- Research, Center for Drug Evaluation and. "Approved Drugs – Durvalumab (Imfinzi)". fda.gov. Retrieved 6 May 2017.
- "FDA approves durvalumab after chemoradiation for unresectable stage III NSCLC". FDA. 9 February 2019.
- Byrd JC, Stilgenbauer S, Flinn IW (1 January 2004). "Chronic lymphocytic leukemia". Hematology. American Society of Hematology. Education Program. 2004 (1): 163–83. doi:10.1182/asheducation-2004.1.163. PMID 15561682.
- Domagała A, Kurpisz M (2001). "CD52 antigen--a review". Medical Science Monitor. 7 (2): 325–31. PMID 11257744.
- Dearden C (July 2012). "How I treat prolymphocytic leukemia". Blood. 120 (3): 538–51. doi:10.1182/blood-2012-01-380139. PMID 22649104.
- "FDA approves durvalumab after chemoradiation for unresectable stage III NSCLC". FDA. 9 February 2019.
- Sondak VK, Smalley KS, Kudchadkar R, Grippon S, Kirkpatrick P (June 2011). "Ipilimumab". Nature Reviews. Drug Discovery. 10 (6): 411–12. doi:10.1038/nrd3463. PMID 21629286.
- Lipson EJ, Drake CG (November 2011). "Ipilimumab: an anti-CTLA-4 antibody for metastatic melanoma". Clinical Cancer Research. 17 (22): 6958–62. doi:10.1158/1078-0432.CCR-11-1595. PMC 3575079. PMID 21900389.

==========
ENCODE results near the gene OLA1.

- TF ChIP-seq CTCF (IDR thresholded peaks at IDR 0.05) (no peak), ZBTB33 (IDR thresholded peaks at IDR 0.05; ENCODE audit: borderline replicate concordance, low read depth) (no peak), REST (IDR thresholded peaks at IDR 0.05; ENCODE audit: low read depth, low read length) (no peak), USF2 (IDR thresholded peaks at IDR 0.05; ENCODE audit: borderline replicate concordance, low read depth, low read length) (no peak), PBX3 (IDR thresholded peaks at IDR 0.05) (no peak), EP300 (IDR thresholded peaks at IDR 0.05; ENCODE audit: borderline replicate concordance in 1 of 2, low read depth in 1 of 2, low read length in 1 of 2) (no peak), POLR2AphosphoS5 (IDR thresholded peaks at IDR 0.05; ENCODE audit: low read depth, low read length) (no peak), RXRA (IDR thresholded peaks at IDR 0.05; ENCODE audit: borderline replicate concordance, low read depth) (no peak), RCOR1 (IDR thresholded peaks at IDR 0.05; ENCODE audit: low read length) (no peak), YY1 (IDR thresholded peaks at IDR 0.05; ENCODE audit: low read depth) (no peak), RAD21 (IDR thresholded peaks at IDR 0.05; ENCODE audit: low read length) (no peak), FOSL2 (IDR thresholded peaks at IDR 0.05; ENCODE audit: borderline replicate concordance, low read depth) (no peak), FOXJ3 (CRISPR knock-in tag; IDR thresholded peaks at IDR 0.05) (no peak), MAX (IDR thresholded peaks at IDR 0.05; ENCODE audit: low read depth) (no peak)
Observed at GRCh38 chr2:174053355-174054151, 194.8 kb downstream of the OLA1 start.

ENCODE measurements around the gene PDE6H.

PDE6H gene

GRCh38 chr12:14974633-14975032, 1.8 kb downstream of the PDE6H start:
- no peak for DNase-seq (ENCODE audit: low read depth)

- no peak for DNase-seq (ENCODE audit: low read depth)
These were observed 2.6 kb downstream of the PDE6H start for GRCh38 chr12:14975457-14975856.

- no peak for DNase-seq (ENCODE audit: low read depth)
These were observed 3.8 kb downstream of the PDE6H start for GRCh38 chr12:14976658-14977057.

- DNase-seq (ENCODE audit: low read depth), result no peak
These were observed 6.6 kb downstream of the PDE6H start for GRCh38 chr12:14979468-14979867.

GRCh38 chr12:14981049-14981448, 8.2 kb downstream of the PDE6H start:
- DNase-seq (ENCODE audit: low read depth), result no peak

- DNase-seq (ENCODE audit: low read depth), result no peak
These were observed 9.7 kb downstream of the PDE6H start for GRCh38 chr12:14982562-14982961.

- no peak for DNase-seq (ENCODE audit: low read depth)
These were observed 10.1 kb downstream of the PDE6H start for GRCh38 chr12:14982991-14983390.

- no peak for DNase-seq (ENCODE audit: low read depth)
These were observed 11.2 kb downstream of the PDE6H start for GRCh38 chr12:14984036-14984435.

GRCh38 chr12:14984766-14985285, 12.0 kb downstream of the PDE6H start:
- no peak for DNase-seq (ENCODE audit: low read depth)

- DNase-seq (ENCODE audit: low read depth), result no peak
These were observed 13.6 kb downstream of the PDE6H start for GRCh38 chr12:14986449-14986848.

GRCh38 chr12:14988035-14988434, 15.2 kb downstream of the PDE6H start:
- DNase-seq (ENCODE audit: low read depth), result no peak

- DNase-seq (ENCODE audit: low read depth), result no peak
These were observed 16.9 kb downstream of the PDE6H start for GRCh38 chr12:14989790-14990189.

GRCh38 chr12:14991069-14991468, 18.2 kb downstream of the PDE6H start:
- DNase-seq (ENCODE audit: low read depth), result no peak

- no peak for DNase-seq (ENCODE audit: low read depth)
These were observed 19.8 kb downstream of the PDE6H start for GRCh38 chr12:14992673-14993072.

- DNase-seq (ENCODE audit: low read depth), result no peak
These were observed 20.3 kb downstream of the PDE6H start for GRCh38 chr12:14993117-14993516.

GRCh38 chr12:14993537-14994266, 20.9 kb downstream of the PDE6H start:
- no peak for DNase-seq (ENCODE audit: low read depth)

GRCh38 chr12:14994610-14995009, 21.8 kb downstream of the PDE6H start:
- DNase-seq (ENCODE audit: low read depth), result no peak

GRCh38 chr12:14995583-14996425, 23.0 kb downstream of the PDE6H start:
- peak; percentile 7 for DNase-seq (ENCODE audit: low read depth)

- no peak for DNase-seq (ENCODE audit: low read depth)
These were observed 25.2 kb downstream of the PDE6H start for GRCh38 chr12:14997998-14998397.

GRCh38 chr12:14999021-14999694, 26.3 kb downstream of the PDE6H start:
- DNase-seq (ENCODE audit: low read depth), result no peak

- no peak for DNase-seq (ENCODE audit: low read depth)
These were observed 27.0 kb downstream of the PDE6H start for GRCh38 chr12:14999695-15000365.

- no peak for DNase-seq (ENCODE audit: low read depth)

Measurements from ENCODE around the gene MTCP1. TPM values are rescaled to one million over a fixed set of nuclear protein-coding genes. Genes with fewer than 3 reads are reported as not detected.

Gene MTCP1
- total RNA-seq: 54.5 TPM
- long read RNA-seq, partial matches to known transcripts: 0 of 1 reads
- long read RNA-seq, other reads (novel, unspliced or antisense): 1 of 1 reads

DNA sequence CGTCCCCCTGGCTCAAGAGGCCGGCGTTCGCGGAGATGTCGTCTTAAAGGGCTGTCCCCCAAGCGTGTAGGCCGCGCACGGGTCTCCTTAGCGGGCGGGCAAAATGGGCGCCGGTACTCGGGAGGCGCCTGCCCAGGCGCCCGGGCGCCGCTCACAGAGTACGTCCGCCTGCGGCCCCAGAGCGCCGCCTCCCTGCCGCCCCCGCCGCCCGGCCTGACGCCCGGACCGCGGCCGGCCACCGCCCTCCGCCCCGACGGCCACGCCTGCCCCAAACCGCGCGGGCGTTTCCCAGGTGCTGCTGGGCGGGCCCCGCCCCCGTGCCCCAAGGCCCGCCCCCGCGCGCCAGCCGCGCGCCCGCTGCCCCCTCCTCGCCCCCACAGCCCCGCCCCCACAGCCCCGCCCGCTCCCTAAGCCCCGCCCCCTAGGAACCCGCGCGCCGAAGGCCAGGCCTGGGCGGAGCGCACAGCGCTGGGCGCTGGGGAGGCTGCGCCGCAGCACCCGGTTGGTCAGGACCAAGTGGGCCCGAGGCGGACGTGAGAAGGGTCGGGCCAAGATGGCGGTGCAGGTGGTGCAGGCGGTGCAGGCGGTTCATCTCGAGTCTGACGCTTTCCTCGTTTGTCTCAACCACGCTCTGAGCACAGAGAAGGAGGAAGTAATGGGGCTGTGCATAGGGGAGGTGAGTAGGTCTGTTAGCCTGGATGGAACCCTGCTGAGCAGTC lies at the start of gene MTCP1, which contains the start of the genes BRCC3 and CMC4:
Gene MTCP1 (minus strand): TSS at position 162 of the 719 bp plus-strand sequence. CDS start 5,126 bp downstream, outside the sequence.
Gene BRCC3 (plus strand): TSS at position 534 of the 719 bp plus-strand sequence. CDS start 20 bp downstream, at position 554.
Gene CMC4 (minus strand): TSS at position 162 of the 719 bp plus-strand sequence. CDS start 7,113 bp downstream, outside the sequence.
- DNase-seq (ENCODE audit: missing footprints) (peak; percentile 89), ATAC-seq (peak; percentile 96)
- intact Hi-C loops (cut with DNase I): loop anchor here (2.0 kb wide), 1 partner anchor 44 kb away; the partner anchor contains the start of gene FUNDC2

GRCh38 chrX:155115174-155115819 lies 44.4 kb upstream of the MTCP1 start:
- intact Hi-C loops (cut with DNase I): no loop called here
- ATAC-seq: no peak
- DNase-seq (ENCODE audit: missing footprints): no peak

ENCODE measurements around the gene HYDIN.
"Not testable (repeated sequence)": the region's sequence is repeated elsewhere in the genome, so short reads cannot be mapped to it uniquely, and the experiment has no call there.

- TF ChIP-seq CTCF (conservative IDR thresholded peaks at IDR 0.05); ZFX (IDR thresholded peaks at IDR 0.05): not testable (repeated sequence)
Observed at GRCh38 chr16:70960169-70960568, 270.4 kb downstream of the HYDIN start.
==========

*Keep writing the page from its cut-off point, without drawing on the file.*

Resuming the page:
- Thumar JR, Kluger HM (December 2010). "Ipilimumab: a promising immunotherapy for melanoma". Oncology. 24 (14): 1280–88. PMID 21294471.
- Chambers CA, Kuhns MS, Egen JG, Allison JP (2001). "CTLA-4-mediated inhibition in regulation of T cell responses: mechanisms and manipulation in tumor immunotherapy". Annual Review of Immunology. 19: 565–94. doi:10.1146/annurev.immunol.19.1.565. PMID 11244047.
- Postow MA, Callahan MK, Wolchok JD (June 2015). "Immune Checkpoint Blockade in Cancer Therapy". Journal of Clinical Oncology. 33 (17): 1974–82. doi:10.1200/JCO.2014.59.4358. PMC 4980573. PMID 25605845.
- Pardoll DM (March 2012). "The blockade of immune checkpoints in cancer immunotherapy". Nature Reviews. Cancer. 12 (4): 252–64. doi:10.1038/nrc3239. PMC 4856023. PMID 22437870.
- Kumar V, Chaudhary N, Garg M, Floudas CS, Soni P, Chandra AB (2017). "Current Diagnosis and Management of Immune Related Adverse Events (irAEs) Induced by Immune Checkpoint Inhibitor Therapy". Frontiers in Pharmacology. 8: 49. doi:10.3389/fphar.2017.00049. PMC 5296331. PMID 28228726.